Editorial: Boating needs a rules revamp

By Dylan Thorne

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Tim Mair died when his boat capsized near the entrance to the harbour at Bowentown on January 28. Photo / Fritha Tagg
Tim Mair died when his boat capsized near the entrance to the harbour at Bowentown on January 28. Photo / Fritha Tagg

Doubtless, the country's coroners may feel the messages contained in their findings are not getting through.

Evidence of this is seen in the number of people who have lost their lives needlessly because they decided to forego wearing a seatbelt while driving or a lifejacket when venturing out in the water.

Such a case was heard by Coroner Peter Ryan, who this week released his findings into the death of Timothy Robert Russell Mair.

He died when his boat capsized near the entrance to the harbour at Bowentown on January 28.

Mr Mair and his grandson, daughter, son and family friend were trawling in rough seas with a large swell when the boat was swamped by a wave and capsized by a second wave.

Only one person on board the boat was wearing a lifejacket but three others managed to put a lifejacket on while in the water.

The coroner said Mr Mair's death most likely could have been prevented if he had been wearing a lifejacket at the time the boat capsized. Only good fortune saved the other three on board who were not wearing lifejackets.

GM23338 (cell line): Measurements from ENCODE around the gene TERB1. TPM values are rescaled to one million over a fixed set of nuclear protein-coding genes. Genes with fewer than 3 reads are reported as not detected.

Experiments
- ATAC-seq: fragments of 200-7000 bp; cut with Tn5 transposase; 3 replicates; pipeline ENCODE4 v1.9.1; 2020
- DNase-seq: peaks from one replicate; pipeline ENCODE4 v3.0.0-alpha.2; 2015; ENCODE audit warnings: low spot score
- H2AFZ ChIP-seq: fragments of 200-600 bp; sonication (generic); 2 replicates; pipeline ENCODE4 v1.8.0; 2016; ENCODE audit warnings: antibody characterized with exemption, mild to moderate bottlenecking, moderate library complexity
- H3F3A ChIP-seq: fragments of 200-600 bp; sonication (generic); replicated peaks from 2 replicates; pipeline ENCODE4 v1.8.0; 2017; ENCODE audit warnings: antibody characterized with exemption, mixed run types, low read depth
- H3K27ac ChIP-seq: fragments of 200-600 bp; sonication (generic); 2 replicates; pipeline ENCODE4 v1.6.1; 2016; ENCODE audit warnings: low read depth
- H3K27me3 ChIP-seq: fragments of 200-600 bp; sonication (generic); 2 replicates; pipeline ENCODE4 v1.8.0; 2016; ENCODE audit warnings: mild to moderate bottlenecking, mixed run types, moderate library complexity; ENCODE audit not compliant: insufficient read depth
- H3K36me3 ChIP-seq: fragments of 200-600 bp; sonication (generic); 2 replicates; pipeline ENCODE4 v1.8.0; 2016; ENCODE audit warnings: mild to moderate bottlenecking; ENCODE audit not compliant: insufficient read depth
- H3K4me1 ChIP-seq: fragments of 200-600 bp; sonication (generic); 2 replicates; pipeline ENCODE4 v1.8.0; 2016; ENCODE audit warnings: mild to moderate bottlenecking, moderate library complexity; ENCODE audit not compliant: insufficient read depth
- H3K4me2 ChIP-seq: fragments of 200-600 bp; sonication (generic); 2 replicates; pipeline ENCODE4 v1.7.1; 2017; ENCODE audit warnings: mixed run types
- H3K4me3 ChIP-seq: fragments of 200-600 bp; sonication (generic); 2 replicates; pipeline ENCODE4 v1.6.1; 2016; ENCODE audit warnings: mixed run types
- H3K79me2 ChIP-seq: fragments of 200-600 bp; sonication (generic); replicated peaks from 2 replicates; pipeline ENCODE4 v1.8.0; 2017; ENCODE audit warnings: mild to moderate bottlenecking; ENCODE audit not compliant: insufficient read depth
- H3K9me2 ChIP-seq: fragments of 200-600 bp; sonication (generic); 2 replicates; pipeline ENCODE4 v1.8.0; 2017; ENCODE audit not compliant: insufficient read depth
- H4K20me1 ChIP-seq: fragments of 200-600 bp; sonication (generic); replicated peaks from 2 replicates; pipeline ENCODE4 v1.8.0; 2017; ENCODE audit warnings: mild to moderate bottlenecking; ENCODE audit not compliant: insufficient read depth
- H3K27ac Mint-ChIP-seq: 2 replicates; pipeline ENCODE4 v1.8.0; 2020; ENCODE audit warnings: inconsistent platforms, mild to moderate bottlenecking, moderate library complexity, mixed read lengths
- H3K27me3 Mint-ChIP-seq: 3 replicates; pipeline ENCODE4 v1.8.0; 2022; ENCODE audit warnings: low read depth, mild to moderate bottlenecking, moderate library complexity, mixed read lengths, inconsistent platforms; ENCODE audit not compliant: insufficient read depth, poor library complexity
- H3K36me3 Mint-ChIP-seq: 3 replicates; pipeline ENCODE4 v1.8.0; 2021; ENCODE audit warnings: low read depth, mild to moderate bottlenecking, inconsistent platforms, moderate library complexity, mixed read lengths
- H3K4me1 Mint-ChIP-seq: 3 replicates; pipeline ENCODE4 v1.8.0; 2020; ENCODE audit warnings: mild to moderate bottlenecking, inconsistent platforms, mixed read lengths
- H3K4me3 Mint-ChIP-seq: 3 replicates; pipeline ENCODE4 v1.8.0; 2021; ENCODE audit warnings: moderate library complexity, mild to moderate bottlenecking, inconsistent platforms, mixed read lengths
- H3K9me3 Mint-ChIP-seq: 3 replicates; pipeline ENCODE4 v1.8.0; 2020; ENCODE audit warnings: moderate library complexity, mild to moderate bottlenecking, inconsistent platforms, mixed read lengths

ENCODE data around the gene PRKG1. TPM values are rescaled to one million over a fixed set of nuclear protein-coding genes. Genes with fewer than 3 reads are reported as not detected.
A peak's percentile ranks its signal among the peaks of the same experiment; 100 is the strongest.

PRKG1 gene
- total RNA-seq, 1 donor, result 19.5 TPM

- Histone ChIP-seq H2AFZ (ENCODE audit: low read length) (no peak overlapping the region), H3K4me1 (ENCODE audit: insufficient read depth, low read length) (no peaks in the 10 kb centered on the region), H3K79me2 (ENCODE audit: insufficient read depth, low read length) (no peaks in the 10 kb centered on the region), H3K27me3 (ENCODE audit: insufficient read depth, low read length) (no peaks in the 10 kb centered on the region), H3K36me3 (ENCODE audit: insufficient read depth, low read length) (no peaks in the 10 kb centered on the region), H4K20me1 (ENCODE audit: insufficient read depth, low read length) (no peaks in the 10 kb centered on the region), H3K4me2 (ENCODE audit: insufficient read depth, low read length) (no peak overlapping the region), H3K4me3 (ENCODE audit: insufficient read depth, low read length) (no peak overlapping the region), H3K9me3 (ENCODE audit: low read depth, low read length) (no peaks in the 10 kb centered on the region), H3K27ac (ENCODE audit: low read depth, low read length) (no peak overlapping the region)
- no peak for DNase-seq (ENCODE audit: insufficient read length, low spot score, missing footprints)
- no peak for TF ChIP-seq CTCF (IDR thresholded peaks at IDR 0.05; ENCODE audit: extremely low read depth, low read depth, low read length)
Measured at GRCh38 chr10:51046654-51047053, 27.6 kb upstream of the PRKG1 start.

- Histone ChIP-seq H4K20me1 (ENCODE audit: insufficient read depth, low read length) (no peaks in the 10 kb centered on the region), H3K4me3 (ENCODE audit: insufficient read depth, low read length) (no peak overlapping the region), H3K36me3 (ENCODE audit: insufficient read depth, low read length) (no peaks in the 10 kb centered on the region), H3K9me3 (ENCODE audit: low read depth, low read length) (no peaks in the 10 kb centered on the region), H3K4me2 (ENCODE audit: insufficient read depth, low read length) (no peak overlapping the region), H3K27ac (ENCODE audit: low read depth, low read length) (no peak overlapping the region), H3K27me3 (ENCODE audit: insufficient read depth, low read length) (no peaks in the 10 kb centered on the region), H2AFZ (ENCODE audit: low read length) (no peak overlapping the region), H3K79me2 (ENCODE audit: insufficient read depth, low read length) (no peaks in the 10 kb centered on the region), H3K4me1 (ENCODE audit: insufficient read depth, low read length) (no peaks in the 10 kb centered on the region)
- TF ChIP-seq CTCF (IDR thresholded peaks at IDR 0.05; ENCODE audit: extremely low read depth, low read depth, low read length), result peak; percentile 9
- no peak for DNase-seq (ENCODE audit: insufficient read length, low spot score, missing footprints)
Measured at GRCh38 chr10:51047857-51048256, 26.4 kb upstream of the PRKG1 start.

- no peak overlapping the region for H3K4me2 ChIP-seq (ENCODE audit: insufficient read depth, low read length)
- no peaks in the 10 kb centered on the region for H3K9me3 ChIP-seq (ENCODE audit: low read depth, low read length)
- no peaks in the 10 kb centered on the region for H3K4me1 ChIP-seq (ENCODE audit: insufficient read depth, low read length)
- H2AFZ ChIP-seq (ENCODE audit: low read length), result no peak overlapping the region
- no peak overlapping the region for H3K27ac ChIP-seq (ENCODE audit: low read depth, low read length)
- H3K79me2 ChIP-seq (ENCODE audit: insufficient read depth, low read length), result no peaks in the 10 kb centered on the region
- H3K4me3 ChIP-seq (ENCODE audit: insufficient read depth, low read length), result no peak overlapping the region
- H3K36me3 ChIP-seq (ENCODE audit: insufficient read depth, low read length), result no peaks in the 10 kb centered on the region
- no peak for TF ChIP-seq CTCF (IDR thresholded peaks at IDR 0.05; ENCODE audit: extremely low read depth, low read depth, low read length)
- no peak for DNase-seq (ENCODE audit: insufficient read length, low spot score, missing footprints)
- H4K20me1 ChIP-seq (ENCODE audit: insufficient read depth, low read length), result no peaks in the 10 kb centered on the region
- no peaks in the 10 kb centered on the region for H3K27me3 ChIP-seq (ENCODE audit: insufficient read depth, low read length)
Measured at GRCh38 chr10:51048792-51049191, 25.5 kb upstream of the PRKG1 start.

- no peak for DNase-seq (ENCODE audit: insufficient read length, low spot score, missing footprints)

It is a legal requirement to have a personal flotation device for each person in situations where there was heightened risk under the Bay of Plenty Regional Council's guide to safe use of the harbour.

The coroner said Mr Mair should have been aware of this as the skipper.

It is a tragic case that could have resulted in the loss of multiple lives. It also highlights the need for stricter regulations around boating.

There are plenty of courses for basic maritime rules and water safety but none are compulsory.

Countries such as Australia require skippers to have a licence if they want to take the helm of most boats and personal watercraft. Skippers have to sit a formal test to prove they have the skill to be on the water safely.

Our Government has deemed licensing to be too expensive, difficult to implement and time-consuming for little safety benefit. Why then have Canada, Australia and some European nations decided the cost is worth it?

It is time the Government reviewed its stance on this issue.

- BAY OF PLENTY TIMES

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